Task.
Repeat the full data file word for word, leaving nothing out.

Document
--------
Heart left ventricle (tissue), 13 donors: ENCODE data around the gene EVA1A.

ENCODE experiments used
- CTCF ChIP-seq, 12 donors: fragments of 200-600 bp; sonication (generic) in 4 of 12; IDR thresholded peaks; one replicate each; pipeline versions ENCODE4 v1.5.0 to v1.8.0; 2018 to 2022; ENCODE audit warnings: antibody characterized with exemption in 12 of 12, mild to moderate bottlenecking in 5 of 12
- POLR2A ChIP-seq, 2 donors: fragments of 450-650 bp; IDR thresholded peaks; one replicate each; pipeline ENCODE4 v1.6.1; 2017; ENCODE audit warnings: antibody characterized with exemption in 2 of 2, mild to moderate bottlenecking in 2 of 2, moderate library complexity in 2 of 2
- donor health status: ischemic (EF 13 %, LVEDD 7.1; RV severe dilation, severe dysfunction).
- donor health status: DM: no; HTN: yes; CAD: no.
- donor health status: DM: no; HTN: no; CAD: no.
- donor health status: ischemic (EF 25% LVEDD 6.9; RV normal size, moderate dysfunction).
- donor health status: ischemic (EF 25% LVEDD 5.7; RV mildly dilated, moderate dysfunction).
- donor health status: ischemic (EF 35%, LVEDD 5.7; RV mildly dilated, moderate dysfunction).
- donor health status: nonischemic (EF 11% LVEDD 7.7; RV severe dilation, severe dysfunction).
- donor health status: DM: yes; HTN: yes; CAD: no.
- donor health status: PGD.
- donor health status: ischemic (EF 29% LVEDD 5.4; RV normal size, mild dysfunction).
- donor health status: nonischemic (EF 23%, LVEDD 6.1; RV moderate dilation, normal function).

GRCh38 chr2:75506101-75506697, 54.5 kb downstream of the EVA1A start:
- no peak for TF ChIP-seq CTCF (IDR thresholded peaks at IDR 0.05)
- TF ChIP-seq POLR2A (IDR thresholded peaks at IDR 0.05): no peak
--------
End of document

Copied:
Heart left ventricle (tissue), 13 donors: ENCODE data around the gene EVA1A.

ENCODE experiments used
- CTCF ChIP-seq, 12 donors: fragments of 200-600 bp; sonication (generic) in 4 of 12; IDR thresholded peaks; one replicate each; pipeline versions ENCODE4 v1.5.0 to v1.8.0; 2018 to 2022; ENCODE audit warnings: antibody characterized with exemption in 12 of 12, mild to moderate bottlenecking in 5 of 12
- POLR2A ChIP-seq, 2 donors: fragments of 450-650 bp; IDR thresholded peaks; one replicate each; pipeline ENCODE4 v1.6.1; 2017; ENCODE audit warnings: antibody characterized with exemption in 2 of 2, mild to moderate bottlenecking in 2 of 2, moderate library complexity in 2 of 2
- donor health status: ischemic (EF 13 %, LVEDD 7.1; RV severe dilation, severe dysfunction).
- donor health status: DM: no; HTN: yes; CAD: no.
- donor health status: DM: no; HTN: no; CAD: no.
- donor health status: ischemic (EF 25% LVEDD 6.9; RV normal size, moderate dysfunction).
- donor health status: ischemic (EF 25% LVEDD 5.7; RV mildly dilated, moderate dysfunction).
- donor health status: ischemic (EF 35%, LVEDD 5.7; RV mildly dilated, moderate dysfunction).
- donor health status: nonischemic (EF 11% LVEDD 7.7; RV severe dilation, severe dysfunction).
- donor health status: DM: yes; HTN: yes; CAD: no.
- donor health status: PGD.
- donor health status: ischemic (EF 29% LVEDD 5.4; RV normal size, mild dysfunction).
- donor health status: nonischemic (EF 23%, LVEDD 6.1; RV moderate dilation, normal function).

GRCh38 chr2:75506101-75506697, 54.5 kb downstream of the EVA1A start:
- no peak for TF ChIP-seq CTCF (IDR thresholded peaks at IDR 0.05)
- TF ChIP-seq POLR2A (IDR thresholded peaks at IDR 0.05): no peak